Local lawmakers defended their votes on a bill passed last week that limits their public disclosures, largely telling The Chronicle the move was an imperfect solution with no better alternatives.
“It’s certainly not my proudest moment in the Legislature,” said Sen. John Braun, R-Centralia. “The timing was poor, the process was poor, but I wasn’t given a choice of ... this timing or some other timing. I wasn’t given the choice between a perfect solution and a better solution.”
In response to a court ruling that subjected lawmakers to public records laws, officials quickly passed legislation to retroactively exempt the Legislature. The bill only requires disclosure of legislators’ schedules and communication with lobbyists, a step beyond what was previously required but far smaller than the scope of the legal ruling. The bill was passed in less than two days with no public hearings or committee meetings.
Despite the public and media backlash, legislators said action was necessary to correct what they perceived as a problematic ruling.
“It would change the way we respond to people and do things,” said Rep. Richard DeBolt, R-Chehalis.
He argued that the ruling offered no privacy protection for constituents who email his office needing help.
“I hope that we can protect our constituents. ... I would hate to think that they can no longer get help that they need.”
Rep. Brian Blake, R-Aberdeen, argued that passing the bill was a better solution than continuing to contest the legal ruling, which would have cost the state more money and struck disclosure requirements altogether if successful.
“It’s an attempt to put into (law) a new section of code that requires us to be more transparent than we have been in the past,” he said.
Still, he admitted, “the process stinks.”
The bill “came way too fast,” Rep. Ed Orcutt, R-Kalama, concurred, but was the result of a waning session in which lawmakers had limited time to address the issue.
“We were also put in a position where we had to do something to protect the privacy of our constituents,” he said. “Had it been a longer session, I think we would have had more time.”
Even amid all the yes votes, legislators acknowledged qualms with the bill.
Blake said the text’s definition of constituent — anyone who is not a registered lobbyist — is potentially too broad. He wants the Legislature to look at drawing narrower exemptions, perhaps protecting a domestic violence victim asking for help but requiring disclosure for a senior group seeking money.
“Generally the public has a right to know who we're meeting with, and I want folks to know who I met with, so they can form their own opinions about who was influenced,” he said.
Blake was among multiple lawmakers calling the bill a stopgap and not a once-and-for-all solution.
“I viewed it as an improvement, if not a perfect final product,” Braun said. “I thought that was the right thing to do, with full knowledge that we’ve got to continue working on this. We’re not done.”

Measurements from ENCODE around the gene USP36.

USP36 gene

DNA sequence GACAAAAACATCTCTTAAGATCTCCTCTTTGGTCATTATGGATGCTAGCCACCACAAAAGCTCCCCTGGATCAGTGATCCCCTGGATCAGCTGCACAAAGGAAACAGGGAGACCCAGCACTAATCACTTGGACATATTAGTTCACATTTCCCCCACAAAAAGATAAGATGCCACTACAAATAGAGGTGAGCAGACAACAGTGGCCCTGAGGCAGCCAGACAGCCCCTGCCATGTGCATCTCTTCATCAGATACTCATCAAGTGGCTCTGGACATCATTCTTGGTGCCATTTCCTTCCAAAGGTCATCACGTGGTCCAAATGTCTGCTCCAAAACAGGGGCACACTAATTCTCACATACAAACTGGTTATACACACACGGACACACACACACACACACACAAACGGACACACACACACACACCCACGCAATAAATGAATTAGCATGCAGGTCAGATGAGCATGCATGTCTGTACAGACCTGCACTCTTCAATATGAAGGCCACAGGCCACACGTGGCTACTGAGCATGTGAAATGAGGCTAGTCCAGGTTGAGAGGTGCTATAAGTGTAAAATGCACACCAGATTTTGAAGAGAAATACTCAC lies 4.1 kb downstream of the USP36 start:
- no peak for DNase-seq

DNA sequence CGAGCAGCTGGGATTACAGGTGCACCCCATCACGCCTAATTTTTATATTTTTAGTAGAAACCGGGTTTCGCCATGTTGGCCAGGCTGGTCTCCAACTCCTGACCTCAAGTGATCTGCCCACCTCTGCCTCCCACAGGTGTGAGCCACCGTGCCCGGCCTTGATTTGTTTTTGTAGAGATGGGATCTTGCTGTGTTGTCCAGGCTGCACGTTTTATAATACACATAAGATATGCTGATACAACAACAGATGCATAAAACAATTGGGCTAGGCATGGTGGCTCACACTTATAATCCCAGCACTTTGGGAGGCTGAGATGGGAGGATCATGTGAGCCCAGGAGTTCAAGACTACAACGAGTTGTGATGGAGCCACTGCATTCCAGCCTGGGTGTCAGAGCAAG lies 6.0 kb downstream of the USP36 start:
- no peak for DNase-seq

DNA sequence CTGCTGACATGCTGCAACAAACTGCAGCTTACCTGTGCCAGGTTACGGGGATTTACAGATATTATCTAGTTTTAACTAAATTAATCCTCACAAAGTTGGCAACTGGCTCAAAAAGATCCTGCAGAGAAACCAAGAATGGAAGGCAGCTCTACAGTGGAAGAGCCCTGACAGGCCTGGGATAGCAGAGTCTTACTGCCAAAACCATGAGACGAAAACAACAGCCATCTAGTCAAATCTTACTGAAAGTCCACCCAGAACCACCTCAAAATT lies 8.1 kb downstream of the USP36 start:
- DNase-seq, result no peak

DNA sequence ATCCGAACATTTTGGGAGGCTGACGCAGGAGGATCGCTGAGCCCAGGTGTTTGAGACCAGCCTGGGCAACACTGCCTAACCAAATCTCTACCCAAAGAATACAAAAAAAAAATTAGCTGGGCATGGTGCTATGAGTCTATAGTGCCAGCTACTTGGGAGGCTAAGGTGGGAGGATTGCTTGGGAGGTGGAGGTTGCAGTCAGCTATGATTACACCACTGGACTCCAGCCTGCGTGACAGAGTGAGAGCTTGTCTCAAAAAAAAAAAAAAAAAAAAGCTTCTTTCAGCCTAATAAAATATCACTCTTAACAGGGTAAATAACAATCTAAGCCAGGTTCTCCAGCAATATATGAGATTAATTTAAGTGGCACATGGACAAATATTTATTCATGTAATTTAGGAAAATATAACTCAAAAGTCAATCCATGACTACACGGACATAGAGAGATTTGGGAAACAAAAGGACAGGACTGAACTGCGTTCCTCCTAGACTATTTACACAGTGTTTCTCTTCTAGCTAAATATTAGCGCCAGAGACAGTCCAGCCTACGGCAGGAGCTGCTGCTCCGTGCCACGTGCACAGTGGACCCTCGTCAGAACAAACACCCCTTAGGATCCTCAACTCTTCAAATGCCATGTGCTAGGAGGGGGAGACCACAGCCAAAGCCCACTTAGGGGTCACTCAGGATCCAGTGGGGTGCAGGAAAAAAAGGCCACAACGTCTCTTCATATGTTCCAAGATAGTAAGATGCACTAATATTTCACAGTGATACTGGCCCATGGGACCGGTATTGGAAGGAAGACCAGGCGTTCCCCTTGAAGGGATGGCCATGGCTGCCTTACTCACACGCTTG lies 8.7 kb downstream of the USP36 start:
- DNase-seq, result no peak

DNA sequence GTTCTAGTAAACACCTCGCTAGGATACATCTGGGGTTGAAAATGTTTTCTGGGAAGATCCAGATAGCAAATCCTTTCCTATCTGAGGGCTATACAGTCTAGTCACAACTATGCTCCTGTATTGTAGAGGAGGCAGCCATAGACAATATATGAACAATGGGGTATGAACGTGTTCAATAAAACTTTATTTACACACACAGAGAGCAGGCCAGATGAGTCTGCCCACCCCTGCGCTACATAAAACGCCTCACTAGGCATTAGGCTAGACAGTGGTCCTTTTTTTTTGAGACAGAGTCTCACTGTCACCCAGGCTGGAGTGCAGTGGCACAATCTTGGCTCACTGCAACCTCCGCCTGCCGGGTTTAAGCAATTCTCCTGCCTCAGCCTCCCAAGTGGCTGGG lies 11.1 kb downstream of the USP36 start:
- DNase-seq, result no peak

Of the five lawmakers interviewed for this story, DeBolt was the only one to not express frustration with the haste and secrecy with which the bill came forward.
“I don't know about that,” he said. “I just know what's in front of me when I vote.”
Only one lawmaker in the 19th and 20th districts opposed the bill: Rep. Jim Walsh, R-Aberdeen.
“This sends a terrible signal,” Walsh said. “It reinforces some of ordinary voters' worst impressions of how the Legislature and the political process in general works, especially on a matter of transparency and public records. I think the term is a tin ear. … This is a bill that is about transparency and disclosure, and they wanted to do it in a way that is not transparent.”
While Walsh was no fan of the process, he agreed with his colleagues that the Legislature’s hand was forced by what he viewed as a bad court ruling. Still, he said, that didn’t excuse the response.
“If we'd been able to work it through that hearing process better, we could have made it a better bill,” Walsh said. “We could have gotten the bill to a place where I would have voted yes.”
Sen. Dean Takko, D-Longview did not respond by press time requests for comment.
The bill, Senate Bill 6617, explicitly exempts lawmakers from the state’s Public Records Act, and applies immediately and retroactively — meaning that existing records going back to statehood would be off limits to disclosure requests. The legislation allows disclosure of lawmakers’ calendars and communications with registered lobbyists, but only documents created after July 1, 2018.
The decree was prompted by a lawsuit brought by the Associated Press, the Washington Newspaper Publishers Association, and other regional papers against lawmakers who denied a records request that journalists made last year for lawmakers’ internal communications and information on incidents of sexual harassment. A Thurston County judge ruled in favor of the news organizations.
Public outcry over the bill was immediate. On Feb. 27, 13 daily newspapers across Washington state published front-page editorials condemning the bill, and the Seattle Times reported that over the weekend, Gov. Jay Inslee had received over 500 emails from citizens criticizing the legislation. On Monday alone, his office received 200 phone calls from people opposing the bill, according to the report.
The newspapers are calling on Inslee to veto the bill and force lawmakers to override the veto, which they appear able to do having passed the legislation with veto-proof majorities.
The Washington Newspaper Publishers Association Olympia Bureau contributed to this report.